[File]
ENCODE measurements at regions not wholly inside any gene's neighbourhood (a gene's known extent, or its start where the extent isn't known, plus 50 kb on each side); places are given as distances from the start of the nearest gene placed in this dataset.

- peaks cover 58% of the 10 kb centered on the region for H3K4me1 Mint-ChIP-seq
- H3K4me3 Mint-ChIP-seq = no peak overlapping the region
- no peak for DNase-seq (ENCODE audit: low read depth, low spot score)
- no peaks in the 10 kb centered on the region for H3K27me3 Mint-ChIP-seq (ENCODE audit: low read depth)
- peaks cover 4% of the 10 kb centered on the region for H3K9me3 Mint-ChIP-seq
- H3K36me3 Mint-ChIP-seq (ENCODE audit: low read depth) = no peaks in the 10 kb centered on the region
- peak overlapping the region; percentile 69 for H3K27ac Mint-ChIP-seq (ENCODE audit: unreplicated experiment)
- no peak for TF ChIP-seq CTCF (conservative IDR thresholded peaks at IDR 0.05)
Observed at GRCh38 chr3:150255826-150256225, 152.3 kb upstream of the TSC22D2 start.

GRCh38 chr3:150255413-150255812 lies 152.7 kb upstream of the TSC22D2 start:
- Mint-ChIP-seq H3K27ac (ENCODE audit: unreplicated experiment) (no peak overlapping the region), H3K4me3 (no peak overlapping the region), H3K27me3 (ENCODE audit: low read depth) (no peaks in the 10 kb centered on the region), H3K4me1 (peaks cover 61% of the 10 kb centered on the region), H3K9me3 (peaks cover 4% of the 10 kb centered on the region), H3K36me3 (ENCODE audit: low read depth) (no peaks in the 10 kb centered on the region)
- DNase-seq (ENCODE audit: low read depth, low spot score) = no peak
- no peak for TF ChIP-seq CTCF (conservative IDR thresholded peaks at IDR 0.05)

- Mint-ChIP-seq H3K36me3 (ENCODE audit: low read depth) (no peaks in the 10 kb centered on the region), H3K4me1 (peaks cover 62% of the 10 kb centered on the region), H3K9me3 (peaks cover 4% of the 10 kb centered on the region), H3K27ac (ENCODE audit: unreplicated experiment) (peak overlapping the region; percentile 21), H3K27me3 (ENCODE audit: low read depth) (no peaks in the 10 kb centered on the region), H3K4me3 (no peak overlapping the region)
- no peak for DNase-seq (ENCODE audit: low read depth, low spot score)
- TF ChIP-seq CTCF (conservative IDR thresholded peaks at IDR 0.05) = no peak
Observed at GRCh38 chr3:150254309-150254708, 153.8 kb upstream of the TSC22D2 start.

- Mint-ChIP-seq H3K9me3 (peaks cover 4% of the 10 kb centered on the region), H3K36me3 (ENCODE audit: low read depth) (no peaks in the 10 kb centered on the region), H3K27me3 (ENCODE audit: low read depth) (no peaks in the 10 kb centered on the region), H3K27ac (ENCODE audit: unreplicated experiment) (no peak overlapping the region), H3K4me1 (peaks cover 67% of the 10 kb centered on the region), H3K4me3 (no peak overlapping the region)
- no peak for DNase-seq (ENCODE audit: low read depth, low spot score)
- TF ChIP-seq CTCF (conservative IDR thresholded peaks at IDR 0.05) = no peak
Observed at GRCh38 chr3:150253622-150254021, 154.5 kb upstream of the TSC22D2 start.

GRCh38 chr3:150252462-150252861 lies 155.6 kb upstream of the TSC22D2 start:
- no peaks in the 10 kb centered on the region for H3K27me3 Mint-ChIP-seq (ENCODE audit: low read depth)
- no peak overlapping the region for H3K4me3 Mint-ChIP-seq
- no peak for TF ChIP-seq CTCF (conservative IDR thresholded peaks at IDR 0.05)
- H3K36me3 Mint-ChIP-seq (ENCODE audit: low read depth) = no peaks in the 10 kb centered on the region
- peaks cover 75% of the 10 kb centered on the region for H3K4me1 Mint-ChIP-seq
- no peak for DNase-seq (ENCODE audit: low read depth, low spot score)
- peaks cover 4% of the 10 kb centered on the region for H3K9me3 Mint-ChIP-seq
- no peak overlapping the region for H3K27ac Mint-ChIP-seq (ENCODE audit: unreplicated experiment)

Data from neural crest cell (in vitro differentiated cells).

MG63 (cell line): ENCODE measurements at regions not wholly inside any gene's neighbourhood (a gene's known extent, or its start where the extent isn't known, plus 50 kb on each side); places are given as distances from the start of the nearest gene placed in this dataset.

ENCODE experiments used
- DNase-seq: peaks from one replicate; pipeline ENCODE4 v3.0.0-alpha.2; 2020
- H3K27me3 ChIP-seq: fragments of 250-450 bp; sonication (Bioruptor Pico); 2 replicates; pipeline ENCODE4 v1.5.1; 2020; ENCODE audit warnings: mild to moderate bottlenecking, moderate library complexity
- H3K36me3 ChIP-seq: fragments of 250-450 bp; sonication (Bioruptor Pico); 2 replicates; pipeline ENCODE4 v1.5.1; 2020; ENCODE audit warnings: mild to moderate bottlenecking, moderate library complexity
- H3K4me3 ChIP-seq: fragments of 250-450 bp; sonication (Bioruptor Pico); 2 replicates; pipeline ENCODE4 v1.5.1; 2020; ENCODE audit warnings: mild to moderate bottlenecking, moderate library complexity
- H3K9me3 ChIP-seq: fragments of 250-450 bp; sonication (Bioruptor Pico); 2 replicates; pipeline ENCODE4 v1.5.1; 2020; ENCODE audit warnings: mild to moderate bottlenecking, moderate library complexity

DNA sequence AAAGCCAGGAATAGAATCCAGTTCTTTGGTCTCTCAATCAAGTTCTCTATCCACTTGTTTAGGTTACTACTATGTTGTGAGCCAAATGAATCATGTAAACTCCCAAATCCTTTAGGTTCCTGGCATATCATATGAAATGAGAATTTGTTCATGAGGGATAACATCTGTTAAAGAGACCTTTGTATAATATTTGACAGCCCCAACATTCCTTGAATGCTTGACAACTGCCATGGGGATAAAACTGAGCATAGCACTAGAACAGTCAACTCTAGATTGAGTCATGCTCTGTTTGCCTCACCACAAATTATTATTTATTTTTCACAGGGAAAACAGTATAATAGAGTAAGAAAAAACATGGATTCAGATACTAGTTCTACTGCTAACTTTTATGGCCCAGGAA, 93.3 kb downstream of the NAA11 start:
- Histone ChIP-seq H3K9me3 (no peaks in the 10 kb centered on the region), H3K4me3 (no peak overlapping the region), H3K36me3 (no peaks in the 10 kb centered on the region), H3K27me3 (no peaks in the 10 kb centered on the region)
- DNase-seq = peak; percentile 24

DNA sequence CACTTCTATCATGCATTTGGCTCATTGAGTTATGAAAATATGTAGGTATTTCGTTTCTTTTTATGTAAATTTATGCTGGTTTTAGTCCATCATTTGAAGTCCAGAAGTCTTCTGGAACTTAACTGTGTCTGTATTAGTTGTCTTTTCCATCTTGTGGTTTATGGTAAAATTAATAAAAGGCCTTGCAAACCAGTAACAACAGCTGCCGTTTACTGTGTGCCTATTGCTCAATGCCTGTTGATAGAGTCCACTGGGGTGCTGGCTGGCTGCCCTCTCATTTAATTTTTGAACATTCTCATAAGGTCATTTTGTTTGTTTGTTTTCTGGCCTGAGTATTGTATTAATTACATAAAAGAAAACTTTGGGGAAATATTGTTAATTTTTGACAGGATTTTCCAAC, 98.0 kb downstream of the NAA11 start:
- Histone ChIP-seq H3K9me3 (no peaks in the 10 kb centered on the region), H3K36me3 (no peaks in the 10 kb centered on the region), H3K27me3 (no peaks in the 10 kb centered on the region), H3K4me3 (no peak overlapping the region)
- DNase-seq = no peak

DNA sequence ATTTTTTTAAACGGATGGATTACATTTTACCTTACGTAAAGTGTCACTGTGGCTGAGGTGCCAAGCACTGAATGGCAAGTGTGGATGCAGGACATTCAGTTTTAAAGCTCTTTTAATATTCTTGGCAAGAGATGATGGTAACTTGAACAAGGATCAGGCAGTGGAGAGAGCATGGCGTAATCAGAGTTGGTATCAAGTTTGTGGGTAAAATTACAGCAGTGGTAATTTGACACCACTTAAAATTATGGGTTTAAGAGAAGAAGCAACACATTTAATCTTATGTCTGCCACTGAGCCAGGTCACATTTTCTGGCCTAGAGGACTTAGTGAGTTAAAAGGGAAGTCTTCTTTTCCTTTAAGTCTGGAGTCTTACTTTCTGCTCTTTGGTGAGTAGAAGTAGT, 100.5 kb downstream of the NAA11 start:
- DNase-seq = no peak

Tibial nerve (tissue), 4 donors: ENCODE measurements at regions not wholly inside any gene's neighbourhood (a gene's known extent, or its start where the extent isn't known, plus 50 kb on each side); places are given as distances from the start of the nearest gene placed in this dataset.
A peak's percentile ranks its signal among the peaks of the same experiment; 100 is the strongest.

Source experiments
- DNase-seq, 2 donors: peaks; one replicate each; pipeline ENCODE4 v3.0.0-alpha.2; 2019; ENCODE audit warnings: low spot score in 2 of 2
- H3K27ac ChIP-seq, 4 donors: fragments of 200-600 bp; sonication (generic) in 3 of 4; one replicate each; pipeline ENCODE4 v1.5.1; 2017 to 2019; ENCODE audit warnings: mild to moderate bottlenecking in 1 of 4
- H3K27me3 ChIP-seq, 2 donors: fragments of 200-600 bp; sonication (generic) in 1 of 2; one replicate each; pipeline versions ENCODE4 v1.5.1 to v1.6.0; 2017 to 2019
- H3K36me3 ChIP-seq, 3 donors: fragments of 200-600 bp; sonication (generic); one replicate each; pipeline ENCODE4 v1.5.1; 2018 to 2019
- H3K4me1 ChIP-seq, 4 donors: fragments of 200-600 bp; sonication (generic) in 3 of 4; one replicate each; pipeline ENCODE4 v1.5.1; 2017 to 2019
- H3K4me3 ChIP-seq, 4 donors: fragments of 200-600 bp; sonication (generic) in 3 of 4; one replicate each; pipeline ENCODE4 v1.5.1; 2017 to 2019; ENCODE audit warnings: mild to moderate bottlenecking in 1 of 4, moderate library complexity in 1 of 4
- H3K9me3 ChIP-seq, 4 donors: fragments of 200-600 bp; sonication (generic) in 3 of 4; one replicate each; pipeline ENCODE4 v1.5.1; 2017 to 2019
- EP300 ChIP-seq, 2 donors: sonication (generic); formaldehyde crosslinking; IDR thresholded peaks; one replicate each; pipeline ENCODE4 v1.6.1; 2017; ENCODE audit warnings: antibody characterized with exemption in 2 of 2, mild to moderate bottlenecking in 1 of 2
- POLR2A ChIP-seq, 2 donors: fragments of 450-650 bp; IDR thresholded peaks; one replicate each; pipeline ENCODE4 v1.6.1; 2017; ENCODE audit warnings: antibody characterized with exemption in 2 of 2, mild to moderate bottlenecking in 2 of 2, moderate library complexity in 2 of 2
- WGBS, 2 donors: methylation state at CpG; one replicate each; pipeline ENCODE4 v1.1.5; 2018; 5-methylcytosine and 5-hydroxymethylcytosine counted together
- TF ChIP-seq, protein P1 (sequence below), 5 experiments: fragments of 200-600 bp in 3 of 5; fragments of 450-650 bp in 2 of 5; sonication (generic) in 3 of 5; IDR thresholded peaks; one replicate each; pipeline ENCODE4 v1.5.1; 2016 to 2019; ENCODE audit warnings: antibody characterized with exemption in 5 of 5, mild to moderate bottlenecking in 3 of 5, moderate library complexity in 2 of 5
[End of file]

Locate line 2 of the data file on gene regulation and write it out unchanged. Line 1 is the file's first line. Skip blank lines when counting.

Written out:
- peaks cover 58% of the 10 kb centered on the region for H3K4me1 Mint-ChIP-seq